Anna Lezard shares her experience of dealing with depression at university
During my first year, I was struck with depression. I found myself unable to get out of my pyjamas, let alone walk up St Michael’s Hill and stuff myself into a lecture hall. I only managed to eat one meal that I would stagger throughout the day. I would skulk out of my room at 10pm and buy a bottle of wine for myself at the Co-op with a hoodie over my PJs and head straight back under the covers. It doesn’t sound too different from the student way of life anyway, but the thing about mental health is that you often can’t tell how bad your brain is doing until you’re out of the dark.
I’d say what I just described was when I was feeling darkest on the inside. I’m still not totally mentally healthy; in fact, when I tackled the bulk of my depression it left me free to spend some quality time with my anxiety. But the comparison between how I was from January to August in 2015 and now is unbelievable to me. The fact that I can attend a lecture without my brain coming to a brick wall before I’ve even left my bedroom is astounding. But at the time, I had no idea. I knew I wasn’t exactly peachy, but when faced with the option of the Student Counselling Service, I resisted it on the grounds that I’d be taking up a space on the waiting list that could be used by someone who really needed it. Now, an absolutely ridiculous thought. What were you thinking, slightly younger self? You were the one who needed it!
It took a lot of persuasion from friends to make me realise that being in a superposed quantum state of misery and emotionlessness meant I could probably do with some sorting out. I hauled myself up to the Student Health Service and was immediately seen for an appointment. The first one is a 20 minute chat that acts as an emergency bandage over your troubles, which then can be followed up by a 50 minute appointment that gauges how much your brain is fucking you. I went in there assuming that they would smile and nod then tell me that what I was feeling was totally normal and I should just go for a jog in the mornings. Of course, as I now know, that’s what almost everyone from every part of the mental health Richter scale goes into therapy thinking.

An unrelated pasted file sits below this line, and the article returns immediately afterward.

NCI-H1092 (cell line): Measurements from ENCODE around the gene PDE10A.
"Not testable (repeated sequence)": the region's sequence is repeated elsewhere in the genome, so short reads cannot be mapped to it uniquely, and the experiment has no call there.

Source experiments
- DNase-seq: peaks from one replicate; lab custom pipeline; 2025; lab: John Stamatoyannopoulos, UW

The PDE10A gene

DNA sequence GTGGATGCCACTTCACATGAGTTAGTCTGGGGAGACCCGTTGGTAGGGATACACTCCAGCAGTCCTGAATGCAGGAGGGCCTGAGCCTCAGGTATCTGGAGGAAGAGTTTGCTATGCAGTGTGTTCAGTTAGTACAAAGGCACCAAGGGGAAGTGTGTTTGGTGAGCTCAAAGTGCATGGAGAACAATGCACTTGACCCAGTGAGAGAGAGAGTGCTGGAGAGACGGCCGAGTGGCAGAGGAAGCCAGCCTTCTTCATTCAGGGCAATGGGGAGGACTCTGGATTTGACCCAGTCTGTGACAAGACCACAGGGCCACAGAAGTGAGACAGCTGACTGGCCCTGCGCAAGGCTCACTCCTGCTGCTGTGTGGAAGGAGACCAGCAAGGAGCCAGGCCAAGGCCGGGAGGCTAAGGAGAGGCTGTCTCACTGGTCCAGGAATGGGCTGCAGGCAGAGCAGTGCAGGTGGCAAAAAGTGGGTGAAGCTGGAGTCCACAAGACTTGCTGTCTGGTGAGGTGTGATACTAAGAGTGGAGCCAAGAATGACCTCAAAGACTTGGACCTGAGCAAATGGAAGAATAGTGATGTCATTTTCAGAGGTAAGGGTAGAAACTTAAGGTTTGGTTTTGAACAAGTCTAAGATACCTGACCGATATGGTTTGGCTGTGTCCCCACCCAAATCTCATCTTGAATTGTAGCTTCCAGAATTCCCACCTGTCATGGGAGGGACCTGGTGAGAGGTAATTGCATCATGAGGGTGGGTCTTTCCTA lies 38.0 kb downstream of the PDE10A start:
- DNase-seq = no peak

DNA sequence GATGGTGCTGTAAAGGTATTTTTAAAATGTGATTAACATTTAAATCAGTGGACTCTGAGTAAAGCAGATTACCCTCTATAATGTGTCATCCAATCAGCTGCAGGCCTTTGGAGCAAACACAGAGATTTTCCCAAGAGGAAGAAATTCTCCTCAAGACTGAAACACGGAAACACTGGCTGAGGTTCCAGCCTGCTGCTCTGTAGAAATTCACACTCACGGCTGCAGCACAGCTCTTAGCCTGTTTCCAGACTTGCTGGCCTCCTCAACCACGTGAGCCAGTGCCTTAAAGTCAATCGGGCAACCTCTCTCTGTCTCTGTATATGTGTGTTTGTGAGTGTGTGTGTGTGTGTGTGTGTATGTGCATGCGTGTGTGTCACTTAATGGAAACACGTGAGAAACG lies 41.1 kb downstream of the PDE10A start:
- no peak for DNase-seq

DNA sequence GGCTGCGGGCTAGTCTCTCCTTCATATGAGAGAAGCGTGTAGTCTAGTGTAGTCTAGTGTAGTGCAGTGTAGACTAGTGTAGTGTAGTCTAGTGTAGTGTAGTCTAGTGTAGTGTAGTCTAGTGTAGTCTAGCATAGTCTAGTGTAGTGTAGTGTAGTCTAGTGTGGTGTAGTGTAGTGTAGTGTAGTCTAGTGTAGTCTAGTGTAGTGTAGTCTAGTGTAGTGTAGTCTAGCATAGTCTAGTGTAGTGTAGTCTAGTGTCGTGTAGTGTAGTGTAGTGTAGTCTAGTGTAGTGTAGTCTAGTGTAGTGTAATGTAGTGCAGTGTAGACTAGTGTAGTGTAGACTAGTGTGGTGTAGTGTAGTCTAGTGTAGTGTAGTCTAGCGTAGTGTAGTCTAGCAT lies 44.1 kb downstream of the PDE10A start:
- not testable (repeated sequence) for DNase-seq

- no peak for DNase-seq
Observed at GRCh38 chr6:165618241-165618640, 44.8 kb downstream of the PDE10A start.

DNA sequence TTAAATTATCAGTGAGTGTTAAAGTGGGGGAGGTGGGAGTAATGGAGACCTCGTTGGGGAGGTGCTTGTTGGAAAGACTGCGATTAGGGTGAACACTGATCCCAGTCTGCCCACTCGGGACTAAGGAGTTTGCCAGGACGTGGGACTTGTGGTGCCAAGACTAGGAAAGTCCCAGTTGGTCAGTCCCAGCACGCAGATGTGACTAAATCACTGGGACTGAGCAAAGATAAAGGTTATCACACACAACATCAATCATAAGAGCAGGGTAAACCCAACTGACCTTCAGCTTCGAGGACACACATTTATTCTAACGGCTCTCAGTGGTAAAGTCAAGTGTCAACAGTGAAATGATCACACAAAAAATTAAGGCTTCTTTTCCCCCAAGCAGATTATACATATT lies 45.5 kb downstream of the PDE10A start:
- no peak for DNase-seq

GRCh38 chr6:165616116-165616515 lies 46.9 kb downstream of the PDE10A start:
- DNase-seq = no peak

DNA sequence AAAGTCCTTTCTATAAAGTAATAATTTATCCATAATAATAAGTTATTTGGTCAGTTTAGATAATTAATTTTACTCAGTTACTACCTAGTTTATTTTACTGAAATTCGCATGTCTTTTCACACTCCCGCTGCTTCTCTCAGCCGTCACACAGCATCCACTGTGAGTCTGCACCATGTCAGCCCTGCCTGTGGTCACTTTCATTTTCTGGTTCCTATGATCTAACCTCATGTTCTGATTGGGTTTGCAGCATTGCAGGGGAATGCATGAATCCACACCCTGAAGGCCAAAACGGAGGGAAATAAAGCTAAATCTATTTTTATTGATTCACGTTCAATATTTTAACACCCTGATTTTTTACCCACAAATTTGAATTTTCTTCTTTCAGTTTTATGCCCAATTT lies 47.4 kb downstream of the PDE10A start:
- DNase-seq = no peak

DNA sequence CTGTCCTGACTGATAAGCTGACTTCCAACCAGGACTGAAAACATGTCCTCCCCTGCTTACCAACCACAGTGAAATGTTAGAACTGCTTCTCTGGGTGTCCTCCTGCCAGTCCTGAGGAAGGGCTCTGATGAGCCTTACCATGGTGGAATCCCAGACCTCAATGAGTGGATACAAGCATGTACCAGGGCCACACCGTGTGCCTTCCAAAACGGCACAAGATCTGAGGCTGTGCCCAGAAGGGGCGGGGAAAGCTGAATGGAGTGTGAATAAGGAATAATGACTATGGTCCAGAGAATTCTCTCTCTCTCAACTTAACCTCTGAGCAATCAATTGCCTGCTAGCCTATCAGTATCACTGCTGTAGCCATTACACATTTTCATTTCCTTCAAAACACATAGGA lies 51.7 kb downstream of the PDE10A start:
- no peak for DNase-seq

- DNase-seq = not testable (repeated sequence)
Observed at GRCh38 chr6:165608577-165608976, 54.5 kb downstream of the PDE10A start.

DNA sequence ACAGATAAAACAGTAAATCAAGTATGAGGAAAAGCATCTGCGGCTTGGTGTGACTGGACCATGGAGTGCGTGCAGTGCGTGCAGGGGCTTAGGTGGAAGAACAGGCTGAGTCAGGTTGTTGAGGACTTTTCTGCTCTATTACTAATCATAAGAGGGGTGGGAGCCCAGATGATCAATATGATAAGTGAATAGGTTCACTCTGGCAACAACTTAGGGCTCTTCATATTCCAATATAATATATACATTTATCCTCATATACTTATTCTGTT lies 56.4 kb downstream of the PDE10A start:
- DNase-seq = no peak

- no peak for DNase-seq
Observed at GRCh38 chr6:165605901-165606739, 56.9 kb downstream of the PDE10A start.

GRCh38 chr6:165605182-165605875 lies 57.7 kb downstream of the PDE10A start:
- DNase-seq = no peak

So to my surprise I was more than eligible for professional help. They warned me that the waiting list was very long and I shouldn’t hold my breath for regular appointments, but only a couple of weeks later I got a call offering a weekly spot. The Student Health Service only offers counselling in six session bursts, and then you can re-join the waiting list. It doesn’t sound like much, and I devoured my sessions (I thought quite deeply about tampering with the clock so I’d get more than 50 minutes) but for me, six sessions was exactly enough. My counsellor both got me out of the Danger Zone and suited me up to monitor and address my own mind like I never could before. If I could still see her as much as I wanted I’d probably just have her move in with me, but as a free student service, I can’t complain about those six sessions one bit.
The first year is the most crucial year of university in a way, because it’s when you build the foundation of a social group (allowing for many drastic modifications, in my experience) without being too bogged down in university work. Unfortunately, like many other people, I spent a lot of it trapped in my head being beaten up by my own damn emotions. At the time I wished I could pull myself together and stop feeling like that. Now I realise all I needed to do was accept that I was going through some shit, that it wasn’t my fault, and that the institution I was in wanted to help.
Three years is really not a very long time. Especially when it costs £27,000 and tops off the end of your childhood. So it’s easy to feel that if you’re not having the time of your life all the way through you’re squandering it. But you’re not. University isn’t one big cluster of ecstatic experiences; it’s life. And in life there is sometimes horrible mental muck to wade through. The only difference is that here you have a wonderful staff of genuinely openhearted people waiting to take care of you – for free.
Image by Emily Godbold
This piece is the first in our series of Mental Health Week articles. For more information about student counselling and mental health support at the University of Bristol, please visit: http://www.bristol.ac.uk/students-health/services/mental-health/